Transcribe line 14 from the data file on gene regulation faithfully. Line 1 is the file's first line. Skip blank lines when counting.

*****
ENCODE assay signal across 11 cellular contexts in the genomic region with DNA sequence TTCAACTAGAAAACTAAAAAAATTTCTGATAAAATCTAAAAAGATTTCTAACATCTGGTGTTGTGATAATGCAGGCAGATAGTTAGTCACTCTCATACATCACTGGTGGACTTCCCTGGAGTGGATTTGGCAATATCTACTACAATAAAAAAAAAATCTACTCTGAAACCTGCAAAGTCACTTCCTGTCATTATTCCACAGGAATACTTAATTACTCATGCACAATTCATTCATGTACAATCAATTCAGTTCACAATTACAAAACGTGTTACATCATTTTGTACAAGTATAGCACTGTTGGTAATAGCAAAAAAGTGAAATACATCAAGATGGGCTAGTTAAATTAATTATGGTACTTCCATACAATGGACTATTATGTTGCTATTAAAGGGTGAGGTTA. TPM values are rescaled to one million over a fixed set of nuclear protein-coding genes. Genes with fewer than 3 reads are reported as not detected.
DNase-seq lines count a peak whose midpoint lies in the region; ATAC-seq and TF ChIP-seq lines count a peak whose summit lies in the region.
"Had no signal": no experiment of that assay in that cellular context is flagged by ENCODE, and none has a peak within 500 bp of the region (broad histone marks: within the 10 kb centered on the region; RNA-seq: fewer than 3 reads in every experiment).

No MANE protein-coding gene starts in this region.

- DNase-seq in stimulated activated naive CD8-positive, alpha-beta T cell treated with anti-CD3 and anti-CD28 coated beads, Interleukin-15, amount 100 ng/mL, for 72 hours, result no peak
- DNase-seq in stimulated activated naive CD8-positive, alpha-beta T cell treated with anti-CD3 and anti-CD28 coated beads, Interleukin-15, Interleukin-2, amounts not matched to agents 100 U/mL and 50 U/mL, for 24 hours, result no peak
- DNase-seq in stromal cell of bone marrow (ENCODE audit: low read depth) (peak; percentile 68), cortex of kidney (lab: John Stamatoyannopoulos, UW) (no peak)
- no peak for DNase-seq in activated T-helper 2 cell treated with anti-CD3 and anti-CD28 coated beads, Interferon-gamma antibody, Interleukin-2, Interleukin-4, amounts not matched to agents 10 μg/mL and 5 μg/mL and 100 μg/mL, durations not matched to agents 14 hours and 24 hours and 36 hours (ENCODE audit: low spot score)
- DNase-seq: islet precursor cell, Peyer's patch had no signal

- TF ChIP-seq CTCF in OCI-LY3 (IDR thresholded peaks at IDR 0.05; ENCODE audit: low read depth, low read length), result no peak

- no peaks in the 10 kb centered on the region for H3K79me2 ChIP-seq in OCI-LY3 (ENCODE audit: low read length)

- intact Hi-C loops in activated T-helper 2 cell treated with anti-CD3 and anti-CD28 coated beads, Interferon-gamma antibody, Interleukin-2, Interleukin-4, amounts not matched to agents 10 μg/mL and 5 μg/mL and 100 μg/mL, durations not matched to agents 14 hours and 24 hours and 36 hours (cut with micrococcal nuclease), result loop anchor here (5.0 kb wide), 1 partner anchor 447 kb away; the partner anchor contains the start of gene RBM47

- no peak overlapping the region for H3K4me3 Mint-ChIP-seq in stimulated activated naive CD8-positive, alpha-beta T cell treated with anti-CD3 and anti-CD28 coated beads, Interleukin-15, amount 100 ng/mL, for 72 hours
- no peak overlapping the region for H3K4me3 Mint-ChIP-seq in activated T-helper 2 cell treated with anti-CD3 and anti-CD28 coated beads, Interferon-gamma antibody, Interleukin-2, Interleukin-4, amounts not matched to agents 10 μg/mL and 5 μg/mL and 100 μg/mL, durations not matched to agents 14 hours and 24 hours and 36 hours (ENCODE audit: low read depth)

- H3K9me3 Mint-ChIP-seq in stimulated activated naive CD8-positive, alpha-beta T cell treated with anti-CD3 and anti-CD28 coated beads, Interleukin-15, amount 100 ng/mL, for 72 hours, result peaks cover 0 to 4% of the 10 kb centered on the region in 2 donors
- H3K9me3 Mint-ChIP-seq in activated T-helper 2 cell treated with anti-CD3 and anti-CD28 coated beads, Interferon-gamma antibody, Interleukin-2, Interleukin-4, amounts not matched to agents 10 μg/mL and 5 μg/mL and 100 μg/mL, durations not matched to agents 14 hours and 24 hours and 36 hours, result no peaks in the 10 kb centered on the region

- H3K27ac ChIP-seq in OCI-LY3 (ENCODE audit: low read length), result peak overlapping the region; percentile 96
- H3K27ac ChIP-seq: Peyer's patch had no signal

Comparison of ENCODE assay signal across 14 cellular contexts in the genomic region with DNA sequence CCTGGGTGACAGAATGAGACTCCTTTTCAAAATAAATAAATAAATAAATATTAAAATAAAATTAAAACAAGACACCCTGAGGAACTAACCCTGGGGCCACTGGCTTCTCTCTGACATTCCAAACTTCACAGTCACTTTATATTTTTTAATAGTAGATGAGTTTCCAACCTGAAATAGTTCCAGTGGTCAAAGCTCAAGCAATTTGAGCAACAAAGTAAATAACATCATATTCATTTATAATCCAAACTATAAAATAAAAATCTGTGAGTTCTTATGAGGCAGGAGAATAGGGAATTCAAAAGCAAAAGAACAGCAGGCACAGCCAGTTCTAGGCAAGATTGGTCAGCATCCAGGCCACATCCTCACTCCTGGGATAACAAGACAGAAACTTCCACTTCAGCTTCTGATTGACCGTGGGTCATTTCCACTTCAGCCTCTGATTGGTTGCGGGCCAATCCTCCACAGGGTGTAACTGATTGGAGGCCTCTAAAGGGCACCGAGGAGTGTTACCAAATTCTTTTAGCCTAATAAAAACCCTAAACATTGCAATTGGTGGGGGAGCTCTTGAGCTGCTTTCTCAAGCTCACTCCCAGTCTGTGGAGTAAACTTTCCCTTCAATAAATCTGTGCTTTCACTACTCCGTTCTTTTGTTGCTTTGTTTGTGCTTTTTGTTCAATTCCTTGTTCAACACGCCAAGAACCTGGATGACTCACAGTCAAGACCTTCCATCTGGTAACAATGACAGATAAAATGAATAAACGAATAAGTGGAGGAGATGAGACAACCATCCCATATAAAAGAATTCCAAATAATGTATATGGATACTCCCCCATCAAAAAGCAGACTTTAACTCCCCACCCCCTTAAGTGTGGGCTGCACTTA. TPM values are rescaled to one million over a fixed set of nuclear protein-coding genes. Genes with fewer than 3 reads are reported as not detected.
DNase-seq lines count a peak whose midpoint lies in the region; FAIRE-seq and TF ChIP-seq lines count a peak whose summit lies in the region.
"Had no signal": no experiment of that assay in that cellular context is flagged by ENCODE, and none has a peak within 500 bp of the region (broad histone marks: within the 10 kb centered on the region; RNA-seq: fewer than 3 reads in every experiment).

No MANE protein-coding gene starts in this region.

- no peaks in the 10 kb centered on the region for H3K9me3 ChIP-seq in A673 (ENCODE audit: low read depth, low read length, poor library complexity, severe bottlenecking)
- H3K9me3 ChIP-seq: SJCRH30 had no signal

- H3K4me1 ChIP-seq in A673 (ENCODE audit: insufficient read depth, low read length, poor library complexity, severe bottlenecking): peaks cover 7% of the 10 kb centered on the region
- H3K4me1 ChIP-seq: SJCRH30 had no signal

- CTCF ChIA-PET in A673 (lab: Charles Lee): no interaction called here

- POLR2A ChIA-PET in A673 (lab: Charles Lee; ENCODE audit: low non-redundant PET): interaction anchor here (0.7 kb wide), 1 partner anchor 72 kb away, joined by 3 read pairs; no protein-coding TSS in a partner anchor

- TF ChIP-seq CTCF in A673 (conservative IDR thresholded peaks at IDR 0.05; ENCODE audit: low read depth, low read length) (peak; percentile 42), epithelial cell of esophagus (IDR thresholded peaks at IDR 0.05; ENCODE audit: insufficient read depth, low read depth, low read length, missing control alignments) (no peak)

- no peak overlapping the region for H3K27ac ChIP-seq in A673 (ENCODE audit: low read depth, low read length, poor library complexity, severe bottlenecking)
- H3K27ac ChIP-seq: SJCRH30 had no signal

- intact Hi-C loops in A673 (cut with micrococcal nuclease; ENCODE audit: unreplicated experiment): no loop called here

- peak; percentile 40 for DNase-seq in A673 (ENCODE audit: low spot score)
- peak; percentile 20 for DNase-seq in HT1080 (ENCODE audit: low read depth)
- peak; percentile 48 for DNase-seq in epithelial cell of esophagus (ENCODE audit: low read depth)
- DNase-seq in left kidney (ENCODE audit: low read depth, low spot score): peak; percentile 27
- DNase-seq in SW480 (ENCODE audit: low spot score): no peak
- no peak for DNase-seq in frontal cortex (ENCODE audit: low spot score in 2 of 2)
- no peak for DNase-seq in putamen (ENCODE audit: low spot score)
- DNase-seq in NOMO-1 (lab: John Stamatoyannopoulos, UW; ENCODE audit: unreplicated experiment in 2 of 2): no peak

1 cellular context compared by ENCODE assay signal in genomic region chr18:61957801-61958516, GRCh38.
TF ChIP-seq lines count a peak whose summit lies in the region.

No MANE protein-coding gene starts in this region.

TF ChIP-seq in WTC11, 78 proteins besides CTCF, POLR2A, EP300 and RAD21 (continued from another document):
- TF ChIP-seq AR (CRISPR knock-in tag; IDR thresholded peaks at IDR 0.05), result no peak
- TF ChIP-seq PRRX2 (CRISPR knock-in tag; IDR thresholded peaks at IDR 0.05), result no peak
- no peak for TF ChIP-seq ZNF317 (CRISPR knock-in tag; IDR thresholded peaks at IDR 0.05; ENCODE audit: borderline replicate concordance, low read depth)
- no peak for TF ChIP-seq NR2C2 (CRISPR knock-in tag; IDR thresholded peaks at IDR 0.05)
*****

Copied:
- no peak overlapping the region for H3K4me3 Mint-ChIP-seq in activated T-helper 2 cell treated with anti-CD3 and anti-CD28 coated beads, Interferon-gamma antibody, Interleukin-2, Interleukin-4, amounts not matched to agents 10 μg/mL and 5 μg/mL and 100 μg/mL, durations not matched to agents 14 hours and 24 hours and 36 hours (ENCODE audit: low read depth)